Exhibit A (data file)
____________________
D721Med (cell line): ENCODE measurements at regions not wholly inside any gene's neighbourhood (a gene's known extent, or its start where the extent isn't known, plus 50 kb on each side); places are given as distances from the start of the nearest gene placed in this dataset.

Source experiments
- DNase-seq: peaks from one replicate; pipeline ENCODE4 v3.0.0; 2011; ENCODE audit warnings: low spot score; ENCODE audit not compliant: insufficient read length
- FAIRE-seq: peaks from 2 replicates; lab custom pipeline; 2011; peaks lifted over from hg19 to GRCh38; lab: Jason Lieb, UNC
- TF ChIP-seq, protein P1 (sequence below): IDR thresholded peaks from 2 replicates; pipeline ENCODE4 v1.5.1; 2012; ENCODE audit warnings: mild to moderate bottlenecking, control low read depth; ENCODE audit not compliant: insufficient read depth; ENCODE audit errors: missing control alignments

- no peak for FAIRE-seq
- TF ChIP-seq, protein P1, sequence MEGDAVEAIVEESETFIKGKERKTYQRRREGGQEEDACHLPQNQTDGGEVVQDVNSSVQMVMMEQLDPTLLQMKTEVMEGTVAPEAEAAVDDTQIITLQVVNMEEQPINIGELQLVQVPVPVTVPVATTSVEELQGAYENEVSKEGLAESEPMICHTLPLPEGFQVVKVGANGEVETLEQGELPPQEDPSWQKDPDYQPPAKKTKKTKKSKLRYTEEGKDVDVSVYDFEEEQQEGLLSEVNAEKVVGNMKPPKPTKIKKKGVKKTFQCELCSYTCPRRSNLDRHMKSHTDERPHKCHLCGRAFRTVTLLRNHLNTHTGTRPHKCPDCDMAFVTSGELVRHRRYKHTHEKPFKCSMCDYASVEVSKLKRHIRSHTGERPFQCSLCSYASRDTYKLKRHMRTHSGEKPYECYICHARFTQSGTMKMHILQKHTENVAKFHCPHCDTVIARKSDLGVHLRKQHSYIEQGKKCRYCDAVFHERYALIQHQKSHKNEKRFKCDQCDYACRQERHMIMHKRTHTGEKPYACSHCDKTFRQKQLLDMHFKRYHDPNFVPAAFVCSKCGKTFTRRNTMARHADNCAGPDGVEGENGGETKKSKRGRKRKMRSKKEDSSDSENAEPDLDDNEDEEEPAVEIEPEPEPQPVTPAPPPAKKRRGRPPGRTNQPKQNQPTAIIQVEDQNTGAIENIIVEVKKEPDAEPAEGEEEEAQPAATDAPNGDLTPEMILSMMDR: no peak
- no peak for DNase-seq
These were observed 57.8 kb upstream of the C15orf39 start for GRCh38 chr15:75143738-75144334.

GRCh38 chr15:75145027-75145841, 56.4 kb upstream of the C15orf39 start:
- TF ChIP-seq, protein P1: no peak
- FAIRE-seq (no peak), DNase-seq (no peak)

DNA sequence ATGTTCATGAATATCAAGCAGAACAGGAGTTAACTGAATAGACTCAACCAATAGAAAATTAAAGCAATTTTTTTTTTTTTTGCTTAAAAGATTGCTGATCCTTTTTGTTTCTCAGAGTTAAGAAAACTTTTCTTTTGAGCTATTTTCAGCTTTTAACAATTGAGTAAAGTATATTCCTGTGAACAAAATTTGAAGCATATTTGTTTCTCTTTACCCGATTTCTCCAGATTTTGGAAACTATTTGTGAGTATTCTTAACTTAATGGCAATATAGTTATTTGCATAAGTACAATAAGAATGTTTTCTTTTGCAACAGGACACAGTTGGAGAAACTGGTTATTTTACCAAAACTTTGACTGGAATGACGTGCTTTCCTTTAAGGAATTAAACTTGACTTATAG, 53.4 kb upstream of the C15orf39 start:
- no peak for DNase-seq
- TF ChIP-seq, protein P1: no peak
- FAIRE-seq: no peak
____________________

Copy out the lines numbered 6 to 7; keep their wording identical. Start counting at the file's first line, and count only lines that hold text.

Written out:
- no peak for FAIRE-seq
- TF ChIP-seq, protein P1, sequence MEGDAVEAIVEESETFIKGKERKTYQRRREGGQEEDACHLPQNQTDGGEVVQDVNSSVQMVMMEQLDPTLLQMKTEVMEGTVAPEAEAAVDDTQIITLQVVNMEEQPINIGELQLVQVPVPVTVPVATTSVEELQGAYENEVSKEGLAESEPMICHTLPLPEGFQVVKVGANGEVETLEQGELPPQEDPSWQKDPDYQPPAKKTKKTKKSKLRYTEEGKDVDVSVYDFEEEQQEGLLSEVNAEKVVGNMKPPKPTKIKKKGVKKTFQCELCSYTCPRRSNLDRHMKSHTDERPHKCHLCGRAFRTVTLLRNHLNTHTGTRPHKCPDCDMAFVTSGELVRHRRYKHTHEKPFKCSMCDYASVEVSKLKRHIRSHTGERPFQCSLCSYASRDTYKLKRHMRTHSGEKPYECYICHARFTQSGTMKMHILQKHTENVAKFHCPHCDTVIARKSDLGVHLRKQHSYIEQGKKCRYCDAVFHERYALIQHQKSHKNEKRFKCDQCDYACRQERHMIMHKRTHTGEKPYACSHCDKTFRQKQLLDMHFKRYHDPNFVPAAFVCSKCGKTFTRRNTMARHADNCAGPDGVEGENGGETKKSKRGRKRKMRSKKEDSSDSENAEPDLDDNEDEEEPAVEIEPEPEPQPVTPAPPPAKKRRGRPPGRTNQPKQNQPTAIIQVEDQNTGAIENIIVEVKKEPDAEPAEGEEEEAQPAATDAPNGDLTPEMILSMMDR: no peak